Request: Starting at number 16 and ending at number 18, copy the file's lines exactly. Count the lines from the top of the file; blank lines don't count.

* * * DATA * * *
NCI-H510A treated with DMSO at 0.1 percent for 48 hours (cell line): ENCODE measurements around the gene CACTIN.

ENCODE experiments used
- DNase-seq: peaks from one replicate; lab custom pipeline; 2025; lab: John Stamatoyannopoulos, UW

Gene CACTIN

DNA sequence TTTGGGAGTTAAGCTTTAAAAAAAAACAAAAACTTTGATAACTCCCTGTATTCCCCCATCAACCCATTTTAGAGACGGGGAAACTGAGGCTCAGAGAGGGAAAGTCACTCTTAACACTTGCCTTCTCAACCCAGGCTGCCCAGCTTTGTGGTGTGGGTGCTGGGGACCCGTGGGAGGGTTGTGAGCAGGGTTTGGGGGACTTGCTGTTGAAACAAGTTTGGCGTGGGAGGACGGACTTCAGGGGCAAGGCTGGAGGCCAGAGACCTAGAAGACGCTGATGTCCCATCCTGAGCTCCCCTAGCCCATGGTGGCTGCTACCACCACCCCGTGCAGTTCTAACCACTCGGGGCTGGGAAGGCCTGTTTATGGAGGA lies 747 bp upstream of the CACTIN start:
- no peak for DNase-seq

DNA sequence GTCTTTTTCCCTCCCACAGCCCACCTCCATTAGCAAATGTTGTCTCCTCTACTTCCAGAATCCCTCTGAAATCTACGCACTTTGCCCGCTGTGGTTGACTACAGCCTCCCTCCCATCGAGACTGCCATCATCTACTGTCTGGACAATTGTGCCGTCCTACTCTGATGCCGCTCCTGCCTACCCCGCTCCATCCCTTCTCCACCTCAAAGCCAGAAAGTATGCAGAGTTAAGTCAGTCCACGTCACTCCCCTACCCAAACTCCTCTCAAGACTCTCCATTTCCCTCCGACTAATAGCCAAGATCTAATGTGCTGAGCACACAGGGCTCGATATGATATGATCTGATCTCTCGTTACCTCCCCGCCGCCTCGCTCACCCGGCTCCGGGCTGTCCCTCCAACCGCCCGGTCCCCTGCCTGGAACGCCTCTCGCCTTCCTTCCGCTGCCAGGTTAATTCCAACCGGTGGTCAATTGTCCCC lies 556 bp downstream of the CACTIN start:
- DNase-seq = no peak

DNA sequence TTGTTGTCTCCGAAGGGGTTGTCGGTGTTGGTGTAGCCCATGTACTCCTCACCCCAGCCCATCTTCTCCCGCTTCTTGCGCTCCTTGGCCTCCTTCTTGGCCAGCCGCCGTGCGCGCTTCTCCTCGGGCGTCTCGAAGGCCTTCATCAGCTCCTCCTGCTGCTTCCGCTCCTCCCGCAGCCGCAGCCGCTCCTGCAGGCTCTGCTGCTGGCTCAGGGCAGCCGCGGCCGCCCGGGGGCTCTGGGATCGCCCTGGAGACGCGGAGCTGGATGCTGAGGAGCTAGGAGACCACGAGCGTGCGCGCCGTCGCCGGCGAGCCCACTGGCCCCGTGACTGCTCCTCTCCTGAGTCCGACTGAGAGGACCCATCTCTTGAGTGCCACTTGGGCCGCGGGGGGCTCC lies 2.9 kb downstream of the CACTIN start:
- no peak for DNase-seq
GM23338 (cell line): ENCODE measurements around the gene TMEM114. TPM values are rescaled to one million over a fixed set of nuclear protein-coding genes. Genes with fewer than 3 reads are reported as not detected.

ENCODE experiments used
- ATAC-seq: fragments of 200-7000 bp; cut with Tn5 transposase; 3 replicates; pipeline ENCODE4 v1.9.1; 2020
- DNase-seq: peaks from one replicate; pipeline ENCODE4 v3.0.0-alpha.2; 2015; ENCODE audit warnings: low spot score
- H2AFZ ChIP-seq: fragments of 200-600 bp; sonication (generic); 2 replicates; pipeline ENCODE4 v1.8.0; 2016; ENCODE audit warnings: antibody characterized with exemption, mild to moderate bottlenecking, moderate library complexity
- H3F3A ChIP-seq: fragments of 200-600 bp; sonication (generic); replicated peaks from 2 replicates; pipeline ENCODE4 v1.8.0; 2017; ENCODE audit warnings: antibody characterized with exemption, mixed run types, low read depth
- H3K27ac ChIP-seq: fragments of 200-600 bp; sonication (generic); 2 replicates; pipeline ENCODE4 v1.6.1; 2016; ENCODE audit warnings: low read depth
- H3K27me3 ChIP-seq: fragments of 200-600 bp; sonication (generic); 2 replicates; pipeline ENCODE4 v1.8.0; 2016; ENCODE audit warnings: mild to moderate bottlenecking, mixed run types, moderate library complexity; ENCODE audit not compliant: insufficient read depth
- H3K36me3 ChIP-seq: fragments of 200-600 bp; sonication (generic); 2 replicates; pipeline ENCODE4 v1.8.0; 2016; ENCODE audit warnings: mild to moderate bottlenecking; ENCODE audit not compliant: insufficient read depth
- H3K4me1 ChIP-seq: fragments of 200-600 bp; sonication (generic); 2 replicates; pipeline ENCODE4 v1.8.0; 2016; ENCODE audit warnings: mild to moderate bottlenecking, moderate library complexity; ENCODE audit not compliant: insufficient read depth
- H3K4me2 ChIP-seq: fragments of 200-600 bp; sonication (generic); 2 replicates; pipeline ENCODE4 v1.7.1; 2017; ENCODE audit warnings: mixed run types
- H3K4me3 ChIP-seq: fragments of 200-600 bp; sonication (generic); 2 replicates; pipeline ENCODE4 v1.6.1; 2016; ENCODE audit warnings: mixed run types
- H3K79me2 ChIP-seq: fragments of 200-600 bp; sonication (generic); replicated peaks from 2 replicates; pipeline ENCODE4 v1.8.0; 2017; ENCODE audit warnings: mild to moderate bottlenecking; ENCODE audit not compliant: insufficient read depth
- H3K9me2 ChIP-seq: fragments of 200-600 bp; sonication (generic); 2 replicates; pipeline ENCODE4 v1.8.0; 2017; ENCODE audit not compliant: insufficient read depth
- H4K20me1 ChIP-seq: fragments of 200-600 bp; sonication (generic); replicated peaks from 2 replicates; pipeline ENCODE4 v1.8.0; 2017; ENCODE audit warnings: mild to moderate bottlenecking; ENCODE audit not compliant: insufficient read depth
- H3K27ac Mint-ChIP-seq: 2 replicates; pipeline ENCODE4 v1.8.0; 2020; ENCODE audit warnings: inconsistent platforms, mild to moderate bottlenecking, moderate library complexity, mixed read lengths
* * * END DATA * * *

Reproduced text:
- H3F3A ChIP-seq: fragments of 200-600 bp; sonication (generic); replicated peaks from 2 replicates; pipeline ENCODE4 v1.8.0; 2017; ENCODE audit warnings: antibody characterized with exemption, mixed run types, low read depth
- H3K27ac ChIP-seq: fragments of 200-600 bp; sonication (generic); 2 replicates; pipeline ENCODE4 v1.6.1; 2016; ENCODE audit warnings: low read depth
- H3K27me3 ChIP-seq: fragments of 200-600 bp; sonication (generic); 2 replicates; pipeline ENCODE4 v1.8.0; 2016; ENCODE audit warnings: mild to moderate bottlenecking, mixed run types, moderate library complexity; ENCODE audit not compliant: insufficient read depth